In the work “eruv” (intermingling) Escobar relates to the fact that in Berlin there is no eruv even though there exists a vibrant jewish community. In a series of photographed interviews with the city’s citizens she transforms the notion eruv – from a halachic-legal notion that creates a conversion of the public space into the private space, into a blending – the creation of a multiple of characters and worlds. The blending (eruv)transforms into a cultural concept that celebrates the different and the unique. The individuals create a splendid mosaic that assembles anew the “collective” as a social concept. The way Escobar deals with the subject is typical to the jewish-american art world that tends to transfer concepts from the practical halachic and transfer them to another world, and so they transform into a metaphor of the personal or social condition. The personal experience is significant to Escobar: ” Like other jewish rituals, the Shabbat encompasses practicalities that materialize private condition in a private space. Except that the understanding of the private space and the public space is fluid and changes at all times. I think that it is very important that people celebrate their Shabbat as a pleasant experience, defined and personal. The Shabbat rituals evolve all the time – not as an unbending obligation that is transferred from generation to generation, but as a result of a simple choice of the individual to create to him/herself nice and pleasant Shabbat customs. We all have these kind of customs.”
The intercontinental use of the Internet gave birth to a generation of individuals who create for creation’s sake, and the concept of art for art’s sake gets that way a new meaning. The Internet media connects individuals and contributes to mutual influences between people who work separately in far away places. The young work on the Internet challenges the old definitions in relation to what is considered art and what isn’t. Similarly, it adopts new presentation forms that are not the norm in the art world’s mainstream, and breathes new air into the art field.
The discussion into Escobar’s work leads into a wider discussion about the differences between the Jewish thinking in the Israeli discourse into the new understanding of the American world view. The Jewish-artistic engagement in the United States is influenced by the introduction of new-age ideas into the center of the conversation, and is integrating into the effort to create a connection between contemporary culture and the traditional Jewish identity. Within the American-Jewish community there are signs of a move from an organized institutional Jewish expression into a unique and personal expression of the very personal experience. These artists reorganizing the traditions on their own terms, and in this way contributing not insignificantly to the definition of Jewish-American Non-Orthodox Modern-orthodox anew. The link between Jewish culture and Jewish identity to art occupies a central role in this conversation.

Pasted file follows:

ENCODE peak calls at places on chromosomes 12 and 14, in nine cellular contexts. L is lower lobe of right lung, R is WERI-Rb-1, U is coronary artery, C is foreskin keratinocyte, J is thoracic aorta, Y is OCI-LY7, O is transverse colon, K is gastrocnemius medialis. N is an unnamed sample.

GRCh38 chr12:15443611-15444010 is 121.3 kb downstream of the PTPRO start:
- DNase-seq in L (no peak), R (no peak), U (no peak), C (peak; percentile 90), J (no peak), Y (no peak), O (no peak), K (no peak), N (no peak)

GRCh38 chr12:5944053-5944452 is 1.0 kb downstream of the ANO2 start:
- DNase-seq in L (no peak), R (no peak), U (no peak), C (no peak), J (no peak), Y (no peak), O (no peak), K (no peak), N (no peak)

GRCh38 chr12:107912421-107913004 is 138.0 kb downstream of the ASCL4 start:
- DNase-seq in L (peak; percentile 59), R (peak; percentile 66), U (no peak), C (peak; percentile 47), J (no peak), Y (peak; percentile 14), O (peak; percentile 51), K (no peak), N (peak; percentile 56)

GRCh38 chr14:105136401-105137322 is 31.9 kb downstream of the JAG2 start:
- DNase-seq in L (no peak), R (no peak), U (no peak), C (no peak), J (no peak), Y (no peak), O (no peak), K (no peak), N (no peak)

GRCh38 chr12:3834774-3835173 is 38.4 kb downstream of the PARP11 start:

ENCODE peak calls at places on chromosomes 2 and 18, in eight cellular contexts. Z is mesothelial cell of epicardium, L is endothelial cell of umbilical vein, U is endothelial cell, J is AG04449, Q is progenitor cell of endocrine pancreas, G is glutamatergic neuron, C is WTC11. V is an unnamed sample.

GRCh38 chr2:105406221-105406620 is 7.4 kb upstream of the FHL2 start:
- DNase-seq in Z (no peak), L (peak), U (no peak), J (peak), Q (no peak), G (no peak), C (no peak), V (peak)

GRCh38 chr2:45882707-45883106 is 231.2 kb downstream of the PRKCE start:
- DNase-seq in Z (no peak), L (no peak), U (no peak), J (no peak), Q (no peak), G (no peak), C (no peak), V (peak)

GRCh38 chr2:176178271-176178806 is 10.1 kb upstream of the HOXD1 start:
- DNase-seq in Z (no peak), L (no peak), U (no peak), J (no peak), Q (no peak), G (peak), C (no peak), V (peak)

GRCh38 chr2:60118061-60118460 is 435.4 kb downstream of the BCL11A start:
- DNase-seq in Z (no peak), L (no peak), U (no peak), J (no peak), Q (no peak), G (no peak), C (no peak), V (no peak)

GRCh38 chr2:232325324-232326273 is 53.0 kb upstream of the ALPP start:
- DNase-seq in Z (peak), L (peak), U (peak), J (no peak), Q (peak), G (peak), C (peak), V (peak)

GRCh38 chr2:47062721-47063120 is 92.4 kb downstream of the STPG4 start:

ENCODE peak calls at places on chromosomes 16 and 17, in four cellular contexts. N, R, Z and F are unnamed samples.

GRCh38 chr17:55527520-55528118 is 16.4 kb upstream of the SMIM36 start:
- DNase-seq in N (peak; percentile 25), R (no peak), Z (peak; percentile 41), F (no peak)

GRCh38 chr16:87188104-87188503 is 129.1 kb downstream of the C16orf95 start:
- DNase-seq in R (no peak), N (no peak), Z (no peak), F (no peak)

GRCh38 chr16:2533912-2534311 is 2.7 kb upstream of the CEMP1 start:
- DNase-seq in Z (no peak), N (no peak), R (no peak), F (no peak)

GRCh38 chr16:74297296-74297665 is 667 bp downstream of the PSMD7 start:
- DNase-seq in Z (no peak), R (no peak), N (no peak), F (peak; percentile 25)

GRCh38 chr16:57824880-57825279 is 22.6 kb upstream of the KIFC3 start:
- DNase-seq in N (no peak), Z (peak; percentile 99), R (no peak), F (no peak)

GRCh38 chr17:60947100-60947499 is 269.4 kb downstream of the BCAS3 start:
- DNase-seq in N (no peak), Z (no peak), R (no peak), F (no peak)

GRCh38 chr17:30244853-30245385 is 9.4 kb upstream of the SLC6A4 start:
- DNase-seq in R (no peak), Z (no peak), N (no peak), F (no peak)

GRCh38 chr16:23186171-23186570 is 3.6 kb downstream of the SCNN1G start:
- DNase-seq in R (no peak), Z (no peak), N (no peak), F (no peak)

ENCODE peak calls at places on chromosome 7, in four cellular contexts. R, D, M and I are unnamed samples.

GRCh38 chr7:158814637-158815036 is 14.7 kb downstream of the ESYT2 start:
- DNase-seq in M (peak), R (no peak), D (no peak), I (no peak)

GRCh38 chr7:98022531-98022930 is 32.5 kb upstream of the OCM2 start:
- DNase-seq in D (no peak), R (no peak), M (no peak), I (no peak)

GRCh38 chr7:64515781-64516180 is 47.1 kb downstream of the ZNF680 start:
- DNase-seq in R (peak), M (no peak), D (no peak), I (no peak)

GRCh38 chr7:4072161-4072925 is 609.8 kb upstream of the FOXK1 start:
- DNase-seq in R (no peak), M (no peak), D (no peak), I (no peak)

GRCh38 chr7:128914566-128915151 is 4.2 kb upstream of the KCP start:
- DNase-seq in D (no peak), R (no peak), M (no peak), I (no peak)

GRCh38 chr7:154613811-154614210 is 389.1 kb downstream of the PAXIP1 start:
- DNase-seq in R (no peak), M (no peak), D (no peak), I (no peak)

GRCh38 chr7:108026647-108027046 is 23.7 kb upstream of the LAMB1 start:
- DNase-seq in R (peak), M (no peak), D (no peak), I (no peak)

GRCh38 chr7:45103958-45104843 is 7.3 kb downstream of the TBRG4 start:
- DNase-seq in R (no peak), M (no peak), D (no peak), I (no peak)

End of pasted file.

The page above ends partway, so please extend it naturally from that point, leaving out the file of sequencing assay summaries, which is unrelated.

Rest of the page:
The echoes of this tendency can be seen in Israel as well ( in the young Yiddish culture developing in Tel Aviv, for instance ), but generally there is still a deep disconnect between the dominant concepts in Israel and in the United States. In Israel it is common to connect between Judaism to an organized tradition and to a blood line that is based on a genetic continuity. On the other hand, many young Jewish-Americans marry outside their religion, but nevertheless see themselves as an integral part of the Jewish world and expect to not be expelled from it. As opposed to Israelis who experience their Jewishness in terms of disintegration that followed restoration, the Jewish-Americans create new branches where growth and rebirth metaphors fit them better.
The joining of contemporary culture and art to Jewish creativity expresses itself in fashionable characteristics like tattoos, hip-hop music, Internet art and the like, and is often understood as the disconnect with the accepted binary dichotomy between holly and the common. That is why conservative bodies see these art forms as a dangerous provocation. These new cultural concepts interconnect during confrontational discussions with the old cultural concepts. Philologically speaking it can be said that borrowing symbols from one discipline to another interferes with the semiotic systems. In the Kabalistic vernacular it is said that the energy that is released during the friction that is created by the disintegration of the usual vessels – creates “new light”.
July 25, 2008 § 2 Comments